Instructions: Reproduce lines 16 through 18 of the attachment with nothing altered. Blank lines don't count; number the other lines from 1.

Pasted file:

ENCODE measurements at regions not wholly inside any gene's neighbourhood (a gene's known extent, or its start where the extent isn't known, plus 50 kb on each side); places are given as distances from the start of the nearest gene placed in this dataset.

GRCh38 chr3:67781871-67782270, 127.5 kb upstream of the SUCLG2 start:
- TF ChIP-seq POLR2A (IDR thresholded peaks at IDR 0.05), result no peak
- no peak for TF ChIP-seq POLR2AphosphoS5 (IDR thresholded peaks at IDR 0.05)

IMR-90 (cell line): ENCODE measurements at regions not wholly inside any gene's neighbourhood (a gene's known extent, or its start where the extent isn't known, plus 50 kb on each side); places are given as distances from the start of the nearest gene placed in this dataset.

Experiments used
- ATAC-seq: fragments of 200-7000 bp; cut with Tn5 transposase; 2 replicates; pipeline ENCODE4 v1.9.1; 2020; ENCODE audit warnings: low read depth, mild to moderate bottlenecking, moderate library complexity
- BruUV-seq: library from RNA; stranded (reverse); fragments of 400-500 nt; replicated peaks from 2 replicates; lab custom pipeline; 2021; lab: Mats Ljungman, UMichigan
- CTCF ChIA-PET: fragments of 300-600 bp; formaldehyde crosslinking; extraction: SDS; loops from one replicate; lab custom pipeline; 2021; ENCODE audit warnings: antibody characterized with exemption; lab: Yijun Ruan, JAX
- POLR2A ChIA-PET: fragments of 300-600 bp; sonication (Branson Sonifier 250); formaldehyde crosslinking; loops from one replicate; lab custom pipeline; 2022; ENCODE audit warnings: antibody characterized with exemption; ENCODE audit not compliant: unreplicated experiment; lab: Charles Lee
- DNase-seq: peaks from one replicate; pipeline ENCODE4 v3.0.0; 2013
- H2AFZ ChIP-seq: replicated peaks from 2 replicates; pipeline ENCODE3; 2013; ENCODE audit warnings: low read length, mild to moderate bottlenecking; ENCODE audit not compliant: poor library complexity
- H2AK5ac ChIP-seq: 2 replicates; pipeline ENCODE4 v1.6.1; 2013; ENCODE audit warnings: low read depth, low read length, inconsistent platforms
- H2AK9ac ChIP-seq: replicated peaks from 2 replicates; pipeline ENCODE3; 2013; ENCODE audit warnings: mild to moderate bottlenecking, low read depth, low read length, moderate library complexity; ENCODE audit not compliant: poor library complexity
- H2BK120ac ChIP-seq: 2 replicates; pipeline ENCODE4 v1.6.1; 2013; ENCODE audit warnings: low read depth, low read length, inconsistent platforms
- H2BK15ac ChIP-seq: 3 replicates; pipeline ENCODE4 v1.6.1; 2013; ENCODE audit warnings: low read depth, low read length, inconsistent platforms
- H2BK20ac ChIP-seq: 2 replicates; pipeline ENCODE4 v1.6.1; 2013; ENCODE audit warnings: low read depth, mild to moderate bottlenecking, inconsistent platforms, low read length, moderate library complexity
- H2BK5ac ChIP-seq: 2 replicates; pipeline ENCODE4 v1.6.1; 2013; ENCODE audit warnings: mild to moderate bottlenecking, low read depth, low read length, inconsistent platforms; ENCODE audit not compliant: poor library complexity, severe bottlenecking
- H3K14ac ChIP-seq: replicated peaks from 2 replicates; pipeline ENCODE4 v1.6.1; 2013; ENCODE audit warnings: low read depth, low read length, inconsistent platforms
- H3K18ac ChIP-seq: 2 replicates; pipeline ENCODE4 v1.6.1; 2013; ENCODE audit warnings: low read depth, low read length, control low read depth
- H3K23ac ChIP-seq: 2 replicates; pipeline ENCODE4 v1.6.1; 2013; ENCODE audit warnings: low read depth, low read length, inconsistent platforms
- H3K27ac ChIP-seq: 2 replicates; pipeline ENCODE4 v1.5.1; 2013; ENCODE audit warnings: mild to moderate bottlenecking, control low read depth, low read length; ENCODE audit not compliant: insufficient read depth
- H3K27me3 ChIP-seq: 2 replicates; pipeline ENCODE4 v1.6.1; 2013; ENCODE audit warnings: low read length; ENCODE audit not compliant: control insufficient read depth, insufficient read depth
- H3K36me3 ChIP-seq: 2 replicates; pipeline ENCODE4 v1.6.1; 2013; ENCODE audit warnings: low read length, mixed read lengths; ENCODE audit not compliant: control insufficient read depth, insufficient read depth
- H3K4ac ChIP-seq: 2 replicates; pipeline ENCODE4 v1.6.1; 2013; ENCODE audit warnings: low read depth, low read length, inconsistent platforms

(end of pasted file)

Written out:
- H2BK15ac ChIP-seq: 3 replicates; pipeline ENCODE4 v1.6.1; 2013; ENCODE audit warnings: low read depth, low read length, inconsistent platforms
- H2BK20ac ChIP-seq: 2 replicates; pipeline ENCODE4 v1.6.1; 2013; ENCODE audit warnings: low read depth, mild to moderate bottlenecking, inconsistent platforms, low read length, moderate library complexity
- H2BK5ac ChIP-seq: 2 replicates; pipeline ENCODE4 v1.6.1; 2013; ENCODE audit warnings: mild to moderate bottlenecking, low read depth, low read length, inconsistent platforms; ENCODE audit not compliant: poor library complexity, severe bottlenecking